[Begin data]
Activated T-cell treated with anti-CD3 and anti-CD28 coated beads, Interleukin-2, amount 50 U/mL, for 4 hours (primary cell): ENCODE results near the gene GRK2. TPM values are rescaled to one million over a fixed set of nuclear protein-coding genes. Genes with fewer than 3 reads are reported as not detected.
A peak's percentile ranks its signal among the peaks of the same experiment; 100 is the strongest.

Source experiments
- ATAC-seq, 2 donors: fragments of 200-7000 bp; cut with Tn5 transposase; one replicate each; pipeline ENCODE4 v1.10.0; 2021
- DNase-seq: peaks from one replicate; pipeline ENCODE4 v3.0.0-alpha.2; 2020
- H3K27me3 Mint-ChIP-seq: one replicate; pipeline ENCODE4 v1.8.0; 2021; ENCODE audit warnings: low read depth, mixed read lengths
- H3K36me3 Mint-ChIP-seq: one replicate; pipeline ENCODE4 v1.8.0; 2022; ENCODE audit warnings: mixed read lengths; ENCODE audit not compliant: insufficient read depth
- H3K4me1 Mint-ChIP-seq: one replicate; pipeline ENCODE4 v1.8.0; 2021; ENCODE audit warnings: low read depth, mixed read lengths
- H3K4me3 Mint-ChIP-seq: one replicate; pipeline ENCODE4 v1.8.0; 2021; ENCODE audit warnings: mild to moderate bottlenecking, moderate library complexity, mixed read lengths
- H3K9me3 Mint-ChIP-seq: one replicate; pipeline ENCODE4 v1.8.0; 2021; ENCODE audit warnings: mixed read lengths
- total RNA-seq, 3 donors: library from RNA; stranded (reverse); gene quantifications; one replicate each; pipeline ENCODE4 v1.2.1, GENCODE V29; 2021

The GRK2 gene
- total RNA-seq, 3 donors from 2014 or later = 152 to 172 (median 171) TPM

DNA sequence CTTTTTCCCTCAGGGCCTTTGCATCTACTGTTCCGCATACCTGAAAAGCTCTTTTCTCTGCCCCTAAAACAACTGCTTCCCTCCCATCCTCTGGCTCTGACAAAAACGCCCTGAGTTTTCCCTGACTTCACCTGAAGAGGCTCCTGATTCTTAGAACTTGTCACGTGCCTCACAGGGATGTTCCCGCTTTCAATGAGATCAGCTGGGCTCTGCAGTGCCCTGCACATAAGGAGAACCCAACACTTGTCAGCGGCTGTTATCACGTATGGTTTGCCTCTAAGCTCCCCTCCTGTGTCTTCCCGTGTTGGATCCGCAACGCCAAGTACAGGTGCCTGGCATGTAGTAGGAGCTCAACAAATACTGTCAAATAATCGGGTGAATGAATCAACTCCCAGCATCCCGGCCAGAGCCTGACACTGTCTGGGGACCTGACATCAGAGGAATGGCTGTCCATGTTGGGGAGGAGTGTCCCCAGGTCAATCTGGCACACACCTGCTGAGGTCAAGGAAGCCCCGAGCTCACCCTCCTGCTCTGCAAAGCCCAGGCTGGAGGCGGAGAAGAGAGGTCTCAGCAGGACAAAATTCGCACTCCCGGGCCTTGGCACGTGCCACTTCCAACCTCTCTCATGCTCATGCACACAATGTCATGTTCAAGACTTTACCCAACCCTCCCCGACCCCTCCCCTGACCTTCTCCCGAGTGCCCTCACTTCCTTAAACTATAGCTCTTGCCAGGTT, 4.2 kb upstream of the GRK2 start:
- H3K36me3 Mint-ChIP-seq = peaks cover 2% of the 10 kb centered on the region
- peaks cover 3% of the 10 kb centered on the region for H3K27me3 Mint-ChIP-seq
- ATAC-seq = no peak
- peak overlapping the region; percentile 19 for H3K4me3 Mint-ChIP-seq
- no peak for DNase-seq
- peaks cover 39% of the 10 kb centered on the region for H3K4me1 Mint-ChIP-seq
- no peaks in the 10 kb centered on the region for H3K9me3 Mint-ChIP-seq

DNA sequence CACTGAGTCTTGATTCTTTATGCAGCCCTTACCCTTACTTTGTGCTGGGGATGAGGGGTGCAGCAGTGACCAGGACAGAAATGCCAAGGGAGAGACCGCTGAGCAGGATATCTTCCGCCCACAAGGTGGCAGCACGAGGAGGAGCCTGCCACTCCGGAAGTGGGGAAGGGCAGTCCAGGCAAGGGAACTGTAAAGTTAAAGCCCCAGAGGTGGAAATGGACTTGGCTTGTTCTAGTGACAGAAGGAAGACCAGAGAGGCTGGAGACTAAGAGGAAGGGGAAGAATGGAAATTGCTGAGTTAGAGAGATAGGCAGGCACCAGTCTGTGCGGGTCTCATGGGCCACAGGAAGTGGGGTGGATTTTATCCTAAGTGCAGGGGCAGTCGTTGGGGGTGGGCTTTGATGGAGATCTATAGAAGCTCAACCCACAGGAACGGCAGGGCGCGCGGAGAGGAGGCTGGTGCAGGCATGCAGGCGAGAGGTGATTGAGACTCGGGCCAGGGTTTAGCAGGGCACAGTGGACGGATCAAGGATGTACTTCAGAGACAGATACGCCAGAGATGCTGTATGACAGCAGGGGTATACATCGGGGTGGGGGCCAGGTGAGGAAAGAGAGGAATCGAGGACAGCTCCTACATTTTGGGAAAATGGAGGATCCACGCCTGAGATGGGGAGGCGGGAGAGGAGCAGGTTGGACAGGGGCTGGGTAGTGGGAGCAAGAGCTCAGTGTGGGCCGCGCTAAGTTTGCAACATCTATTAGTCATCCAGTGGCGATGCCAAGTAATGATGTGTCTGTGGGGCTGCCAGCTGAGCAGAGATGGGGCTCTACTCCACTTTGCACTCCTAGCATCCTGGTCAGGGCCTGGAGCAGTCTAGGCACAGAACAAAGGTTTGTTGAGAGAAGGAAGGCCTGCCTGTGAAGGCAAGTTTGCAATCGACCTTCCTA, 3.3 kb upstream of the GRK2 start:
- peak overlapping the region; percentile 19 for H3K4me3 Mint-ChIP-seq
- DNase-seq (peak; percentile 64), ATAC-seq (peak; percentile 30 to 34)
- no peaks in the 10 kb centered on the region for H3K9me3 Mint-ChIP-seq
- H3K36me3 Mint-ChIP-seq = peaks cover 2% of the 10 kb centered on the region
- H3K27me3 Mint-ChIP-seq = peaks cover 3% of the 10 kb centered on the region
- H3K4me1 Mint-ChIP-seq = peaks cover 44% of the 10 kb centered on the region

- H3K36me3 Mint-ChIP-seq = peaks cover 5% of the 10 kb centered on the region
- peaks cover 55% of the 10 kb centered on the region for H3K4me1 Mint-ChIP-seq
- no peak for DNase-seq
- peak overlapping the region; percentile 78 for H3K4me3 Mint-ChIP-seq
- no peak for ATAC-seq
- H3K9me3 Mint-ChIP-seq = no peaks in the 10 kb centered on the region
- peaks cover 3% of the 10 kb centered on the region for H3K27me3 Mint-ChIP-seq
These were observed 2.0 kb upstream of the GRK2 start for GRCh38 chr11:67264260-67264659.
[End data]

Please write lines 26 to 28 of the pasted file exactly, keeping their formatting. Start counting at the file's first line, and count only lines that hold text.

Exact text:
- H3K36me3 Mint-ChIP-seq = peaks cover 2% of the 10 kb centered on the region
- H3K27me3 Mint-ChIP-seq = peaks cover 3% of the 10 kb centered on the region
- H3K4me1 Mint-ChIP-seq = peaks cover 44% of the 10 kb centered on the region